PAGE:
Apartheid and Race Relations in South Africa: Background information when reading Thirteen Hours

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Thirteen Hours

A Novel

by Deon Meyer

Thirteen Hours by Deon Meyer X
Thirteen Hours by Deon Meyer
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  • First Published:
    Sep 2010, 384 pages
    Sep 2011, 560 pages

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Book Reviewed by:
Cindy Anderson

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About this Book

Beyond the Book:
Apartheid and Race Relations in South Africa

Print Review

Apartheid ("separateness", pronounced "apar-tate" in Afrikaans, although many English speakers say "apar-tide") was a government-enforced system of racial segregation instituted in South Africa (map) in 1948. Control of the government at that time was held by White Afrikaners, descendants of Dutch colonists who started to arrive in 1652, as well as descendants of British immigrants from the early 19th century onwards.* Under Apartheid, citizens were classified into three race categories:  White, Coloured (people of mixed race), and Black (or Bantu). An additional category of Asian (which included Indians and Pakistanis) was later added.

Although racial segregation was not new in South Africa, between 1948 and 1994 laws were continually passed to take more and more rights away from non-whites (about 90% of the population), and ensure that they received inferior services and education. For example, in 1949, an act of law banned mixed-race marriages. Four years later, separate education for blacks and coloureds was mandated, and every citizen sixteen and older had to carry a pass card that stated his or her race. By 1960, there were white-only universities, ambulances, hospitals, and buses, all of which were of significantly better quality than those designated for black and coloured citizens. In the 1970's, black people were completely stripped of their citizenship and were forced to live in Bantustans, or tribal homesteads. Coloured people had what might be considered slightly better treatment, but were still forced to live in underdeveloped urban areas (townships, often referred to as locations), and receive a separate education. All non-whites also had their voting rights taken away from them.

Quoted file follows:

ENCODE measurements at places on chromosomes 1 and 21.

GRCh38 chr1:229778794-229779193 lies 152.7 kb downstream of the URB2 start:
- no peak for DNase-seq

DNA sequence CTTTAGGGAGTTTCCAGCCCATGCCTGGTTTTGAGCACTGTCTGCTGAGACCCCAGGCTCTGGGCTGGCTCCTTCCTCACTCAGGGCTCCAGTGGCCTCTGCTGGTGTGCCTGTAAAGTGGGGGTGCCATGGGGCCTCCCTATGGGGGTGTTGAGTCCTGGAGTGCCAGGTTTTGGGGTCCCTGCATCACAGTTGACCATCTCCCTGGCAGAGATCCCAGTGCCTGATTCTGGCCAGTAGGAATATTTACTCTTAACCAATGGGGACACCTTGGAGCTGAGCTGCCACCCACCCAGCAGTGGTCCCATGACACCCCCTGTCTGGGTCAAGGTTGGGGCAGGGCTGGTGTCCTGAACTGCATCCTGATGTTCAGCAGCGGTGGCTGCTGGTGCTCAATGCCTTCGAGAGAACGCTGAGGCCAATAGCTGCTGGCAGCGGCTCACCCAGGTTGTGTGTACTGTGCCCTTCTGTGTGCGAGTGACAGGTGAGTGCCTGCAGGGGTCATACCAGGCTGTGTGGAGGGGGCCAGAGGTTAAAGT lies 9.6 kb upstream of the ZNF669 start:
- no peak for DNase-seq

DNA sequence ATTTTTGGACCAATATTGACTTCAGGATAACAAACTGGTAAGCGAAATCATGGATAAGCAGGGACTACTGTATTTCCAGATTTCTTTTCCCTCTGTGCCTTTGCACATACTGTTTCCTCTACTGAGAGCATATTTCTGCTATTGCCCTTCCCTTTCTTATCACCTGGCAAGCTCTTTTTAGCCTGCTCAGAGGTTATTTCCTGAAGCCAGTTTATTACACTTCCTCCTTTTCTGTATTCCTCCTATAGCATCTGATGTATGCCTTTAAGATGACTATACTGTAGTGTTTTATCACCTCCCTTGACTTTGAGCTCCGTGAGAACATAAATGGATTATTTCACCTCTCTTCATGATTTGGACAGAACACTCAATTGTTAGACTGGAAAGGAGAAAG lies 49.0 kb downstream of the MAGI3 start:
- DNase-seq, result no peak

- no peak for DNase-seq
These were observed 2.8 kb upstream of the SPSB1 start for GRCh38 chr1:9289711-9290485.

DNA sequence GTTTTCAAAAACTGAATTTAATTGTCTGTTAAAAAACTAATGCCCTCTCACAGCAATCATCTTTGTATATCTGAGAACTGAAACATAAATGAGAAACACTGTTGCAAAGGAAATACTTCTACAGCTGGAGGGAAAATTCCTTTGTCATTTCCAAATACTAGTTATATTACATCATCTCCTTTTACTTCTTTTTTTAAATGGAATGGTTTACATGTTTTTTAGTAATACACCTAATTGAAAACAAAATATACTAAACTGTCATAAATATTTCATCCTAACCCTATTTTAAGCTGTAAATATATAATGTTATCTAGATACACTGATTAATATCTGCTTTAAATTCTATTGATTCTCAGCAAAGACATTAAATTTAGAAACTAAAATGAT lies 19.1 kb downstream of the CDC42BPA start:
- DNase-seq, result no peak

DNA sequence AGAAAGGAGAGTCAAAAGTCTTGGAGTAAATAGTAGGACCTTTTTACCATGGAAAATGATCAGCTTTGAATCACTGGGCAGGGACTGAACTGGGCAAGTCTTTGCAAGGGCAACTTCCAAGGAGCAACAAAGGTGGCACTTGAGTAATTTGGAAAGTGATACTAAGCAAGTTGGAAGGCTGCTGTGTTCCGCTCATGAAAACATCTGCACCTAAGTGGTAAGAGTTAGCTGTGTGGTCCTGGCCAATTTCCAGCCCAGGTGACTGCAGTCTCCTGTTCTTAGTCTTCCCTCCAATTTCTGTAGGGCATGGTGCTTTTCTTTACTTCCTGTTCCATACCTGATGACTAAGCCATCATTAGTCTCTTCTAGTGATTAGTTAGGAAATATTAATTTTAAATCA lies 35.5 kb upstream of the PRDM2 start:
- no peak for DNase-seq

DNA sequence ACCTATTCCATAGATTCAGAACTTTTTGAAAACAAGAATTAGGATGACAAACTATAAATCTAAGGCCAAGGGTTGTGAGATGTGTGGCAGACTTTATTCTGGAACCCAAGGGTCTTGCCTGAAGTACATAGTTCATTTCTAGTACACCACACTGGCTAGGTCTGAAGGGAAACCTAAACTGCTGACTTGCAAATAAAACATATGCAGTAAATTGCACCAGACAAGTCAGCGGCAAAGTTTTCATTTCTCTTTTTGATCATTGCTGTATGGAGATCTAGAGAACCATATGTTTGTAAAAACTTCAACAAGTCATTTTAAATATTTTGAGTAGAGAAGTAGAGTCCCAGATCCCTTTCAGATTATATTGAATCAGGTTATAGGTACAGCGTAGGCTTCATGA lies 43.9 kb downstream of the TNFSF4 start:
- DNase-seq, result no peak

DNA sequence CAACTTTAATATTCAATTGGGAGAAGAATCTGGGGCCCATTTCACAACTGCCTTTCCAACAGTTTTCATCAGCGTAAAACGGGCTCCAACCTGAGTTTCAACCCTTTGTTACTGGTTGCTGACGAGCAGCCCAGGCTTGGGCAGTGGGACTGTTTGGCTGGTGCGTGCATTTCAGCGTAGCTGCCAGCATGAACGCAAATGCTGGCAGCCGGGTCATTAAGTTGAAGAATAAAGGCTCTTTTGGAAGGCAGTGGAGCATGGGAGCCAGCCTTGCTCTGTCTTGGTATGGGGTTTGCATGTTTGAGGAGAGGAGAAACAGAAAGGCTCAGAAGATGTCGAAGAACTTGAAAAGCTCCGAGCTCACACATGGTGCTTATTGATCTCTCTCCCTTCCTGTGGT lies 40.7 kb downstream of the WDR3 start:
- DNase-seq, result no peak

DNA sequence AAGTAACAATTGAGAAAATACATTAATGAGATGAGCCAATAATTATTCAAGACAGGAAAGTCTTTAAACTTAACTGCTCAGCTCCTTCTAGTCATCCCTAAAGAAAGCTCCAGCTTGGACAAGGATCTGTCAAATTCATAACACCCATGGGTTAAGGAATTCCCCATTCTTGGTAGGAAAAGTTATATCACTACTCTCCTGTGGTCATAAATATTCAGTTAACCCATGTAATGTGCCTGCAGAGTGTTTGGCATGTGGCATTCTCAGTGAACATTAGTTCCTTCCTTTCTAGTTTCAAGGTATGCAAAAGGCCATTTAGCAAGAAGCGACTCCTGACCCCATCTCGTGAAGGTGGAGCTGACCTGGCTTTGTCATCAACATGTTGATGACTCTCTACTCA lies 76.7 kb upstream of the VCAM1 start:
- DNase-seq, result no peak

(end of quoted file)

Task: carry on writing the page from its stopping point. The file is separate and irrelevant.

Increasingly well organized and violent opposition led the government to declare a State of Emergency in much of the country in 1985, which was extended to the whole country in 1986. This gave the president the right to rule by decree without reference to either the constitution or parliament, and gave the police and military sweeping powers including the right to hold prisoners without trial; the media was also heavily censored.

Early in 1989, P.W. Botha (who had been prime minister, then president, since 1978) suffered a stroke and resigned. He was succeeded as president by F.W. de Klerk who, in 1990, moved quickly to end the state of emergency, lift the 30-year ban on anti-apartheid groups including the African National Congress, and release ANC leader Nelson Mandela from prison. He also returned freedom of the press, suspended the dealth penalty and moved to lift the international trade embargoes that had crippled the economy.

Apartheid officially ended in 1994, when South Africa's constitution was rewritten and the first elections were held. For the first time, all citizens were eligible to vote. The result was a landslide for the ANC and Nelson Mandela was sworn in as president.

Apartheid's effects are still felt by the population. While some blacks have risen to the middle class, unemployment is over 20%, and many black people have difficulty finding employment above the level of laborer. Tensions between white, black and coloured individuals still exists, as Deon Meyer depicts in Thirteen Hours. The crimes of the past linger like an awful legacy; healing the racial divide will take much more time and a great deal of effort.

Further Info: For a short history of South Africa, see the BookBrowse review of Unconfessed

Article by Cindy Anderson

This article was originally published in October 2010, and has been updated for the September 2011 paperback release. Click here to go to this issue.

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